A Cost Benefit Analysis of a Lifelong Swimming Career

Photo Courtesy: FABRICE COFFRINI/AFP/GettyImages

By Ailish Dougherty, Swimming World College Intern.

As any swim parent knows, the costs of a lifetime of competitive swimming can be hefty. From humble beginnings in a learn-to-swim program, to earning a spot on a college team, there are many prices to be paid to ensure a happy, successful swimming career. Parents looking to become shareholders in such a costly endeavor may have questions about the risks and payoffs of their investment. So what exactly are the costs and benefits of a lifelong swimming career?


First of all, learning to swim at a trusted establishment be a pricey undertaking. For example, at Friends’ Central Aquatics in Wynnewood, PA, a spot at their popular swim school is $190 for six half-hour sessions, and a slot with a private instructor can be as expensive as $260. Most parents would argue that instruction is worthwhile. However, as becoming water-safe is a necessity for all children, and stroke technique refinement is extremely helpful for an aspiring age-group swimmer.

Once a young swimmer is ready to join a USA swim team, there are other fees to consider.

Club team memberships can range from around $300 to $600 for beginners, and approximately $1000 to $2000 for advanced swimmers. For example, at Club Wolverine, an elite swim club that is routinely ranked the number one club in the state of Michigan and sends 30 to 40 swimmers to Olympic Trials every four years, the senior team costs $1120 for a full season. Now, add in USA Swimming fees (about $50), meet registration (average $5 an event), and team dues.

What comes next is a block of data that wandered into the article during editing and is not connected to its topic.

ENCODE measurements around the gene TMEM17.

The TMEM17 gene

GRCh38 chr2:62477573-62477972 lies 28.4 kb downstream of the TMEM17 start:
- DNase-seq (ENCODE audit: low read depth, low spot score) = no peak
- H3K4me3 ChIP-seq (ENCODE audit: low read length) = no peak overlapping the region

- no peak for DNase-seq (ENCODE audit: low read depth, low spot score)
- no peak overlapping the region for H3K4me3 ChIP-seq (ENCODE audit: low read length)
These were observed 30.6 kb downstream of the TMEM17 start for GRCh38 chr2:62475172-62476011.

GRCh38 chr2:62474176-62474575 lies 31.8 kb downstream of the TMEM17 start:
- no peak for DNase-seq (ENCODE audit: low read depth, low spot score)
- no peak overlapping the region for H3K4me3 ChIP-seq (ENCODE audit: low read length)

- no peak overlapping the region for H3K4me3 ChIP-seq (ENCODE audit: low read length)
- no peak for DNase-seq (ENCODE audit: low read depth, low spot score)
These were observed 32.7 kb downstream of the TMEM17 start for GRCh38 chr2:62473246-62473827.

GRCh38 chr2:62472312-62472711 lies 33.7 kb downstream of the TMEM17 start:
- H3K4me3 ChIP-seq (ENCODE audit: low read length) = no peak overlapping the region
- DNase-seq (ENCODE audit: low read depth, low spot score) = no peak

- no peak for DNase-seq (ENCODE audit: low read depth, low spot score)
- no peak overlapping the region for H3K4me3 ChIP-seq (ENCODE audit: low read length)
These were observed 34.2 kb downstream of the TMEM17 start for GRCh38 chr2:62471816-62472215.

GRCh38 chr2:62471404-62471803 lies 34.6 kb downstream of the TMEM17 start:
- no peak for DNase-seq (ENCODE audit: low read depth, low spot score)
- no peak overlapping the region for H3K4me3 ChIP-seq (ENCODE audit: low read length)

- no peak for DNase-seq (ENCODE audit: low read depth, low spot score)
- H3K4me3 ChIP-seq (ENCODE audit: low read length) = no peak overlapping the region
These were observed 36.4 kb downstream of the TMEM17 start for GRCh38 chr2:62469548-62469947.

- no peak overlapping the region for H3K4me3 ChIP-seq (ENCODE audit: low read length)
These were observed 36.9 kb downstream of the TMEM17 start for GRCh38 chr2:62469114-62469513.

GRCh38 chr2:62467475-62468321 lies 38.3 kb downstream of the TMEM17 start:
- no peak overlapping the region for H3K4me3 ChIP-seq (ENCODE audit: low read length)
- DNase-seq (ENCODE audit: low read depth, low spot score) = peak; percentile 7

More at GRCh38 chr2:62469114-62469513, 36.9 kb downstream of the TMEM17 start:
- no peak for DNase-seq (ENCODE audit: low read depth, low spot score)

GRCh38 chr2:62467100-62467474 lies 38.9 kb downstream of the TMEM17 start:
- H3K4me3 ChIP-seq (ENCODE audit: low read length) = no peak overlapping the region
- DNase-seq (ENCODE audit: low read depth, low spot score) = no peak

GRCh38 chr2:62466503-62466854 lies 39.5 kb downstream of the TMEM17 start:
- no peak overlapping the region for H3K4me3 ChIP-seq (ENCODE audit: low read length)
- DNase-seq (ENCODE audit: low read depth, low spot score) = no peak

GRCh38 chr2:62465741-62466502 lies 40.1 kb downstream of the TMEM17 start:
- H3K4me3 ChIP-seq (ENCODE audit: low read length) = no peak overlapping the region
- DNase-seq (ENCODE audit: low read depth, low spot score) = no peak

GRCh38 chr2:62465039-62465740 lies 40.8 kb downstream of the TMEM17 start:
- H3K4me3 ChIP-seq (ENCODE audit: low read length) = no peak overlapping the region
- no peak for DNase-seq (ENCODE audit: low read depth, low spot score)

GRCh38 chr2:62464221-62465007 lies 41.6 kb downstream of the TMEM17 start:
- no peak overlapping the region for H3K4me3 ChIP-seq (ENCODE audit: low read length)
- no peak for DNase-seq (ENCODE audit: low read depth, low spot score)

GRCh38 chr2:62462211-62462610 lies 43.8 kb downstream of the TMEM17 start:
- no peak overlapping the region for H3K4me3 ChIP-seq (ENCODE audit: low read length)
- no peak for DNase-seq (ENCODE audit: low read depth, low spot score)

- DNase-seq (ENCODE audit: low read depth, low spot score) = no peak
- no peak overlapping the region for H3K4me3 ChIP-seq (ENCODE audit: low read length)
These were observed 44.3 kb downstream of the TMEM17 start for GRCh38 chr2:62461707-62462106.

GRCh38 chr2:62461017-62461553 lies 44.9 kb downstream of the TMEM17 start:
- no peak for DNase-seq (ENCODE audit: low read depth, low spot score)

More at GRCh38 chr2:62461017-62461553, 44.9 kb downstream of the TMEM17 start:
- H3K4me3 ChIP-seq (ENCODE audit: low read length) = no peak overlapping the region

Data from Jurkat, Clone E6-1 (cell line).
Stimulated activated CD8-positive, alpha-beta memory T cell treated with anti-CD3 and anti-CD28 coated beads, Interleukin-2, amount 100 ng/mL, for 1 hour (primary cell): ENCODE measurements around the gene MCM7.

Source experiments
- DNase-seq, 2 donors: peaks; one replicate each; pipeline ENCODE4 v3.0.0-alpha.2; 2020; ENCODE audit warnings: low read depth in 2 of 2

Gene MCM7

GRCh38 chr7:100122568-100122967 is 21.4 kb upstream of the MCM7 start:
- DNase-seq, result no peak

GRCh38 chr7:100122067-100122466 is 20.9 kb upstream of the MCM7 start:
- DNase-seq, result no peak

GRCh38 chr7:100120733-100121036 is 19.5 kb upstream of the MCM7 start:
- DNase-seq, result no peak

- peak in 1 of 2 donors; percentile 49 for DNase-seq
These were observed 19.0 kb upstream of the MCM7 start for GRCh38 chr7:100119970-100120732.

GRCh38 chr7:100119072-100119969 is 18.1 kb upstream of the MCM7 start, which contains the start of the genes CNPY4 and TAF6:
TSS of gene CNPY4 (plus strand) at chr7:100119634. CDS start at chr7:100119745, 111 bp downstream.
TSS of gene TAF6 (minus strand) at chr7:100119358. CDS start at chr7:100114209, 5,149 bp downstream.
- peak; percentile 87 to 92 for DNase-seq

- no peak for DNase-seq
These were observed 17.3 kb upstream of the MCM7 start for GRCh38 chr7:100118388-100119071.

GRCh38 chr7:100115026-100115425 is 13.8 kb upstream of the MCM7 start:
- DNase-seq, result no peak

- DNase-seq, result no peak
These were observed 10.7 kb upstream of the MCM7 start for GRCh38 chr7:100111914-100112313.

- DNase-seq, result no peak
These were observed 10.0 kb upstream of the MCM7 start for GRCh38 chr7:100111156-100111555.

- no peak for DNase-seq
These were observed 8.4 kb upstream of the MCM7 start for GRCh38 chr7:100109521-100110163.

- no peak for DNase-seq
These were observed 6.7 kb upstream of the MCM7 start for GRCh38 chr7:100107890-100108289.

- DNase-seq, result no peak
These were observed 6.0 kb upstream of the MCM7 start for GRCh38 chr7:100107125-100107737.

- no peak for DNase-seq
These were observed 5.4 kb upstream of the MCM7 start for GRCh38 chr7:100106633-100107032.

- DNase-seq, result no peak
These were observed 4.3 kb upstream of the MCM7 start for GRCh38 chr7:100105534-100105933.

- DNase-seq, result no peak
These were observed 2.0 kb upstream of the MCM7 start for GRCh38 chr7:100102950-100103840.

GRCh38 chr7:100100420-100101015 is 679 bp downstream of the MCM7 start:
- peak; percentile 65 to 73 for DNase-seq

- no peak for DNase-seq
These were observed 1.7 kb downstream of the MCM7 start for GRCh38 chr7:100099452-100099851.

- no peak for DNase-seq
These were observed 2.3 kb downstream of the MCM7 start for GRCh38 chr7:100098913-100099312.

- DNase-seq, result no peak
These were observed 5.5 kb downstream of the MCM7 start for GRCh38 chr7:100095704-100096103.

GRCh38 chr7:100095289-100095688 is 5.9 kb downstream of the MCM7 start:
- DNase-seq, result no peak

Multiply that yearly number by ten or so years, and you’re looking at over ten thousand dollars on registration fees alone. There’s also meet travel and lodging for, on average, one meet a month. Add to that the equipment and apparel that swimmers consistently use (and the newer models that they always “need”): goggles, which can range from $10-15 and need to be replaced every year or so, caps, about $5-10, which you can never have enough of, and suits. Oh, the suits.


Photo Courtesy: Peter H. Bick

Regular practice suits can range from $25-70 for girls, and $20-45 for boys. Most girls have at least four or five practice suits, and boys often hoard suits as well. Let alone competition suits, the likes of Arena, TYR, and Speedo, whose newest models can cost up to $500 – and which have to be replaced every season, to ensure their advantages. That equipment can add up to about $700 per year.

A select few swimmers will go on to swim at a Division I school, where they may receive scholarship money to support their career. However, those who choose to go DIII do not have the option for athletic scholarships, and tuition at prestigious private colleges is often steep. Even for those receiving partial athletic scholarships, there is still a chunk or tuition left to be paid. In college, costs also include social dues, team apparel, and training trip fees.